Still intently experimenting in this early phase with the expressive potential of light, Caravaggio makes the dark but shining armour and brilliant red breeches of the central soldier epitomise the physical violence that is about to overtake the resigned and agonised Jesus. The lantern behind his helmet can scarcely be the light source that creates the reflections on the inky metal. For Caravaggio’s artistic purposes it is the spectral quality of the undefined illumination – perhaps moonlight – which enters from outside the pictorial space and bathes the faces of Judas and Jesus that is of importance, not the verisimilitude of its origin. In the whirl of gestures, from the outstretched hand of the fleeing disciple, through the clutching grasp of Judas up to the hand holding the lantern, it is Christ’s knotted fingers, accentuated in the void below the soldier’s arm, that are the most prominent and the most carefully lit. The crisply delineated forms of the armour contrast with the softer folds of the passive Christ’s draperies. just as the coarse physiognomy of Judas is juxtaposed with the pallid features of Christ, whose eyes and mouth melt into shadow. The brutal energy of the group of figures at the right serves only to emphasise Jesus’ isolation even as he is embraced.” (Rembrandt/Caravaggio, ed. Duncan Bull, Rijksmuseum Amsterdam 2006)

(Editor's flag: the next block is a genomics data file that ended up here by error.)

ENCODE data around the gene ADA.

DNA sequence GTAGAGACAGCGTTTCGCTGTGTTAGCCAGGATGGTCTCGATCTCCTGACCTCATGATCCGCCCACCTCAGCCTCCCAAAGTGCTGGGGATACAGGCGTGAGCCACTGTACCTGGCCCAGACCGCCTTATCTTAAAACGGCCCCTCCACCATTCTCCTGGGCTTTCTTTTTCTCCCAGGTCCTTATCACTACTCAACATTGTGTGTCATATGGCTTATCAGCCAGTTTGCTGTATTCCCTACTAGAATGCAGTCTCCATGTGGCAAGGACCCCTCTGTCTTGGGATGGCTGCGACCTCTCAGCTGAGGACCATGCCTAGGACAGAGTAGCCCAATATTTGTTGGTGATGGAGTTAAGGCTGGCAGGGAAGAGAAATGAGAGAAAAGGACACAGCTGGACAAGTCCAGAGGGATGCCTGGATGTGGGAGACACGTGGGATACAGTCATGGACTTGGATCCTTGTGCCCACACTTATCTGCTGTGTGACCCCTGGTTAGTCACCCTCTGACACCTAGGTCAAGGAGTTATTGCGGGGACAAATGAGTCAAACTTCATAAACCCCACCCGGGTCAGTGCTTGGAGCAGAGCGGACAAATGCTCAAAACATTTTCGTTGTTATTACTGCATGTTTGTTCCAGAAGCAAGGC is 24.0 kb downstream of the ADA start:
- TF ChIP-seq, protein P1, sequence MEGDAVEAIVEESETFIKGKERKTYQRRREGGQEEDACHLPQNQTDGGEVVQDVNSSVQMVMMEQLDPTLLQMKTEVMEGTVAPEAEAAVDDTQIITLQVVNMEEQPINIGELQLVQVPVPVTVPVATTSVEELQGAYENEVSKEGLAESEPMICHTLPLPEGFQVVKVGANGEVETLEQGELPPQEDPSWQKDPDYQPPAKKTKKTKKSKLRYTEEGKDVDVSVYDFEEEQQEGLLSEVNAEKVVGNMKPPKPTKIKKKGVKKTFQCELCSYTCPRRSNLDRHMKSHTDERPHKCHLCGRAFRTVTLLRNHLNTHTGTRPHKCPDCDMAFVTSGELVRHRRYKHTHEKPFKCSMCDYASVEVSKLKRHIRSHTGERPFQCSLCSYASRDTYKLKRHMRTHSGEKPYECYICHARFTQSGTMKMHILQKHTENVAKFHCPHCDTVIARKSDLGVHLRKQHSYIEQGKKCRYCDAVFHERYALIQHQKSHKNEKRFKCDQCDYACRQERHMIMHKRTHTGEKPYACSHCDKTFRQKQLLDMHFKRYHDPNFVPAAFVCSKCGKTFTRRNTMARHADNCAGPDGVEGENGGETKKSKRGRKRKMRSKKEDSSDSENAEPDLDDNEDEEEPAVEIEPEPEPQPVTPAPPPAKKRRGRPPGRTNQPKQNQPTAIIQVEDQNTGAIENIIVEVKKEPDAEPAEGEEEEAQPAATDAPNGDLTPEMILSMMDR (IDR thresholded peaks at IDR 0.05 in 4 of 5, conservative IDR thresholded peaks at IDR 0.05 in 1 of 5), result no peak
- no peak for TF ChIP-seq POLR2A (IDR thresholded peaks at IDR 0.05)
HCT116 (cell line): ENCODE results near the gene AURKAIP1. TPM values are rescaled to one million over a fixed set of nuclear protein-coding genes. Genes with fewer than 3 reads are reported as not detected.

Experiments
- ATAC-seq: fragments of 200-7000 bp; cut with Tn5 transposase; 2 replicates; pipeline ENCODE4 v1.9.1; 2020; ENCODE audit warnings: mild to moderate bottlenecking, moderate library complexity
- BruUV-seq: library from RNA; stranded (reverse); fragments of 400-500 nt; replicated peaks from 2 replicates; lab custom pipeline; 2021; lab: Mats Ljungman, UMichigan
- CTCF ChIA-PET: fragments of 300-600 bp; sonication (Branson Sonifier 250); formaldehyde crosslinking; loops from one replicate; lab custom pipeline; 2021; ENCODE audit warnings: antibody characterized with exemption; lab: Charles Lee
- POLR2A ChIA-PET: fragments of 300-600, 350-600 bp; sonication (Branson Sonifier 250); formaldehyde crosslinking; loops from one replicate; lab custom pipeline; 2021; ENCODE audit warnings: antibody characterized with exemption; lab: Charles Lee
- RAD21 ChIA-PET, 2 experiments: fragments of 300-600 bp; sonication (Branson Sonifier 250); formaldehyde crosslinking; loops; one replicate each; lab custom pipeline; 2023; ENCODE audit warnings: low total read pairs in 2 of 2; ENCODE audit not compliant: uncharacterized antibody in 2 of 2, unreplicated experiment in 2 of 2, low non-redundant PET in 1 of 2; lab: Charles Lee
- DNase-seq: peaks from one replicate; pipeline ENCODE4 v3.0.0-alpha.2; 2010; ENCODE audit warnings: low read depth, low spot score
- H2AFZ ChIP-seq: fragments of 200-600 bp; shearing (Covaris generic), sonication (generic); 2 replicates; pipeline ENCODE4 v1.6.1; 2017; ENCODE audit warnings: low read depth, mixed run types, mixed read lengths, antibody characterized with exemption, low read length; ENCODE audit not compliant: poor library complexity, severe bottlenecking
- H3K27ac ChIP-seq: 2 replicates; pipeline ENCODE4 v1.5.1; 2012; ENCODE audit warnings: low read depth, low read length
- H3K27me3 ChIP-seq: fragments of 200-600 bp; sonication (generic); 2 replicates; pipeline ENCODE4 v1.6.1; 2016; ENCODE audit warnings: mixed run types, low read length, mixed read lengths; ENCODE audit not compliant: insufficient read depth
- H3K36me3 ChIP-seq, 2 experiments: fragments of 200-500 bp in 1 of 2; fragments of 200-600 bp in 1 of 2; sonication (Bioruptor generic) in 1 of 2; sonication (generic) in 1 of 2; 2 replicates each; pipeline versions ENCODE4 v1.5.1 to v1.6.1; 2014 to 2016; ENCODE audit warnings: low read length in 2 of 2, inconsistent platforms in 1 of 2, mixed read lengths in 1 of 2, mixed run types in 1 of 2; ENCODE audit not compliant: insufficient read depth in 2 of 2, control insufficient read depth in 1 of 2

“Again he moved in close and exploited to the utmost the panoramic intimacy of a three-quarter length horizontal canvas, filling the space with seven crowded figures cut off at the knee. It was a wonderfully fluent articulation of distinct individuals into the best action picture he ever did. Everybody was sweeping from right to left across the canvas, soldiers, onlookers, a panicking disciple, Judas himself lunging into Christ’s face with lips still puckered from the kiss – everyone except Christ himself, the one slight figure on the left who stemmed the surge. The painting was like a dynamic reworking of the group in Doubting Thomas, only this more complex cluster divided the canvas down the middle, into a right side of jostling armoured soldiery and darkness and a left side of three interlocked faces of Christ and disciples framed in strongly coloured drapery.